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  1. #1
    SitePoint Zealot HenriIV's Avatar
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    Angry default value in methods

    hi,

    I have problems with default values. I don't know whether I'm stupid or doc is not good (you're not supposed to answer ) but I spend a lot of time for trivial things.

    According to Wiki RailsBestPractices, it's a good idea to add a default value like that:

    PHP Code:
    def self.custom_findid_to_find )
        ...
    end 
    When I try to add a default value, I get an error:
    [edit: the query is ok without = 0 default value ]
    PHP Code:
    def self.find_query(categorytypecity_idprice_min 0price_max)
        
    find(:all,
        
    sql conditions coming here...)
      
    end 
    parse error, unexpected ')', expecting '='

    Did I miss something?

  2. #2
    SitePoint Guru
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    Only the last parameters can have default values. How would you call it otherwise?

    find_querycat, :type, :city_id, ????, 100)

    ??

    So ruby is expecting the last parameter to have a default value too. That's why it needs a =, instead of ):

    Code:
    def self.find_query(category, type, city_id, price_min = 0, price_max = 100000) 
                                                                          ^ =, not )

  3. #3
    SitePoint Zealot HenriIV's Avatar
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    thanks Fenrir2, it works but I find it weird as it's not mandatory, just a best practice.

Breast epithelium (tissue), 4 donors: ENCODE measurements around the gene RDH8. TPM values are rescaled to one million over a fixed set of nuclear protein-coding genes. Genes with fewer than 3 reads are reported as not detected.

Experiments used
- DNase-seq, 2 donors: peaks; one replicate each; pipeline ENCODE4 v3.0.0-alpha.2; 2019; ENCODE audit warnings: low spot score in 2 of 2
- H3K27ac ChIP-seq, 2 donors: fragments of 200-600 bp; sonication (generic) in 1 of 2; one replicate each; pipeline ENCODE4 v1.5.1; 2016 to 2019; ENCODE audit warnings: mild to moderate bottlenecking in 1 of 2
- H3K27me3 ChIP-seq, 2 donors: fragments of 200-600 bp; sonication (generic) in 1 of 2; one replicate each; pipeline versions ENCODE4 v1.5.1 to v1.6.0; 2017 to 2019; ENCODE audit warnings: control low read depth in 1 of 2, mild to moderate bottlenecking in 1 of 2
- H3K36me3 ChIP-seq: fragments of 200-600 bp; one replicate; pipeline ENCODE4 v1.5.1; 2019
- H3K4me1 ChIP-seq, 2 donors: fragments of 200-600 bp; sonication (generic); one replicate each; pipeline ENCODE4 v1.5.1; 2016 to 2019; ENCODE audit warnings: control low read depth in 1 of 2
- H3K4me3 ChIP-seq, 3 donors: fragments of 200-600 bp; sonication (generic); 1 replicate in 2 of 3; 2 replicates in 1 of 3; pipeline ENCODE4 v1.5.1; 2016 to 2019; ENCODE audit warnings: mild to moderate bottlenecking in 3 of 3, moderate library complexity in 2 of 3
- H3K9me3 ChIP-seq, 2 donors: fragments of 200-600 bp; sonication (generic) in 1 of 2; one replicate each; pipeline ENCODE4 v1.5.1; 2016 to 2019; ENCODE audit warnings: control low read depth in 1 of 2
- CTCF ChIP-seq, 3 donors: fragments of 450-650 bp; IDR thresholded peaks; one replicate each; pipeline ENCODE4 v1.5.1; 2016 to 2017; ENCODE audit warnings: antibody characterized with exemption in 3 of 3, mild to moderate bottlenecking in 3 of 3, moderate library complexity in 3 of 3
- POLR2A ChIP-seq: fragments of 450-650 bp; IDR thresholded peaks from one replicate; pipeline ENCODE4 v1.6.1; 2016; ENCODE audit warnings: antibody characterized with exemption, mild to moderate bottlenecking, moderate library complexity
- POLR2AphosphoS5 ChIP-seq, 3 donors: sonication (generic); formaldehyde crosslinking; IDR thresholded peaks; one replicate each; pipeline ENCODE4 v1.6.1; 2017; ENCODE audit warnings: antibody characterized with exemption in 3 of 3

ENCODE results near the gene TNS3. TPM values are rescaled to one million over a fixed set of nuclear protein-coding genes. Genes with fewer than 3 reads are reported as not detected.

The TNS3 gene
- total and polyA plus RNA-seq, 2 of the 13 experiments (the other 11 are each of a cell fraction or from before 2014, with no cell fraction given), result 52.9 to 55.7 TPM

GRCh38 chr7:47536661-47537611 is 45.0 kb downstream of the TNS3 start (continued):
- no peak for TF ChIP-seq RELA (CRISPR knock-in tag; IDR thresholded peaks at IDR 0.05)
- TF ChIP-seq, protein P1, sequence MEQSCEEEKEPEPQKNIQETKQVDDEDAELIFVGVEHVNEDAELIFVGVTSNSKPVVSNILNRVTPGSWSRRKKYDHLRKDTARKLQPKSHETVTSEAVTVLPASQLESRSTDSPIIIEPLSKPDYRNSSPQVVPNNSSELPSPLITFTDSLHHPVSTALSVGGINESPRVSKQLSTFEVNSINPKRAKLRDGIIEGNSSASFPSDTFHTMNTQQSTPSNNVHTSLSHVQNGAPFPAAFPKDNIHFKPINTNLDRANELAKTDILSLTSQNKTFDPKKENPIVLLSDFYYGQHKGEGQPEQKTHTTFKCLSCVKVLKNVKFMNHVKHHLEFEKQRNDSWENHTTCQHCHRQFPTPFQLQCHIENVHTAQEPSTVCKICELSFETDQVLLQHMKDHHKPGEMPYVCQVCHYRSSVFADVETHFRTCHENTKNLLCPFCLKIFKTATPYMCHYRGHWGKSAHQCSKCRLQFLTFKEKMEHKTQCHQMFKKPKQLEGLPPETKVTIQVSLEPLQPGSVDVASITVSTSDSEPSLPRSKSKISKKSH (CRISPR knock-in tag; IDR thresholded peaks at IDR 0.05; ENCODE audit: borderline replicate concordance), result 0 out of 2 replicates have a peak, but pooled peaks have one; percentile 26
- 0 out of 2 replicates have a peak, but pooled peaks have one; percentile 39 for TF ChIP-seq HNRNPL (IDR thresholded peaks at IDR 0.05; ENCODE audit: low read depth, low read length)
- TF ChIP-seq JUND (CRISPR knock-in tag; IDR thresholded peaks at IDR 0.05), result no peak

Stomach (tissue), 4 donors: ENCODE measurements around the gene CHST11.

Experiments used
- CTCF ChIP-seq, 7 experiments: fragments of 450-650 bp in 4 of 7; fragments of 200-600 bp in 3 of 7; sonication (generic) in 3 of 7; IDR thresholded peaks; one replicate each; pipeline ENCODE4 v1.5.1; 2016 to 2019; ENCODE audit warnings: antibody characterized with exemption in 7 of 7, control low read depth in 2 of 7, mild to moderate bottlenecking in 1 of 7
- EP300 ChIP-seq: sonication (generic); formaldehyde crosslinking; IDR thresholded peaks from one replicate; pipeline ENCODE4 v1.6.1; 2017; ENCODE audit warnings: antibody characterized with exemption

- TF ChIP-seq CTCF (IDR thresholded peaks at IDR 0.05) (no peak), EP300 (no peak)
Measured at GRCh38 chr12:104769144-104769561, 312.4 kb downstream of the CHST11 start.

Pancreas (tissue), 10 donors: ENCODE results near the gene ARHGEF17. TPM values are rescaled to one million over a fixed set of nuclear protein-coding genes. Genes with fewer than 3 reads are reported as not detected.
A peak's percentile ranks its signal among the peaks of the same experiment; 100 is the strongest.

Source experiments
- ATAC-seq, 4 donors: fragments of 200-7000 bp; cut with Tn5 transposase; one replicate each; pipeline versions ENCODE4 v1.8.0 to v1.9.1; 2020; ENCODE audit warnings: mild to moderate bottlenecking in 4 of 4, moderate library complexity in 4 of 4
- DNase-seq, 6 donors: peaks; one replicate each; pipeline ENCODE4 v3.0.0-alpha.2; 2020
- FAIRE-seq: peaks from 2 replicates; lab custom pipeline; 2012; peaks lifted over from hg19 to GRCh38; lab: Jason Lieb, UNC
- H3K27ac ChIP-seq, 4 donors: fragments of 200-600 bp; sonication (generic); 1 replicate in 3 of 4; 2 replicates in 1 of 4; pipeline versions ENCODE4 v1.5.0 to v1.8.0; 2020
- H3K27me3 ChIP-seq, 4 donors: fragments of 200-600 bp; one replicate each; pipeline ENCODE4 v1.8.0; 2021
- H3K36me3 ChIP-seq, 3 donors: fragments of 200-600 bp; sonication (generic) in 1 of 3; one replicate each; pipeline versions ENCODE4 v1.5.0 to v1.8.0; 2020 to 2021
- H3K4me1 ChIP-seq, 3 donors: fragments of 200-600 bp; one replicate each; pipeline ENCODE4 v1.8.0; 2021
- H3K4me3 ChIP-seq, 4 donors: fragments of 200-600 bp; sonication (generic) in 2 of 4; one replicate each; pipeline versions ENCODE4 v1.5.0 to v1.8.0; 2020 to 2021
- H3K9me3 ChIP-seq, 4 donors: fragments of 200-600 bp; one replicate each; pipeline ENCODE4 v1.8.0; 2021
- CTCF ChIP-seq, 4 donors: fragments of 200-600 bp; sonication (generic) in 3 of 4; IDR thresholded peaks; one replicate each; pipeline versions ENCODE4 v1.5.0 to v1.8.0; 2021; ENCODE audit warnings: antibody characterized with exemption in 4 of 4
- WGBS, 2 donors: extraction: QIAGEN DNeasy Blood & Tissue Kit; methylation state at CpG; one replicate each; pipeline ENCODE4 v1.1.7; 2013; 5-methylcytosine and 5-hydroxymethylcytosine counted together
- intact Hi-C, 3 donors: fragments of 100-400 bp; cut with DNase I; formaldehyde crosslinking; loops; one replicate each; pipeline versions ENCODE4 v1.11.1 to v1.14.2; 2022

Plus it's not used when the value is empty, it seems to work only with null values.

  4. #4
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    It's there so you can omit these arguments if you call your procedure. It is by no means a best practice, there are special cases where it is handy. Only use default values if it makes sense.

    It is there so you can call your procedure this way:

    Code:
    Foo.find_query(a_category, a_type, a_city_id)
    And don't worry about the min/max price.

    You cannot do this for a parameter in the middle because it makes no sense to omit it if you have parameters after it.

    Another use case is Rails' find. You can use:

    Foo.find(23) => find row with id=23

    And:

    Code:
    Foo.find(:first, :conditions => 'a = "b"')
    So you can use the same method in multiple ways.

  5. #5
    SitePoint Zealot HenriIV's Avatar
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    thanks for the tips Fenrir2


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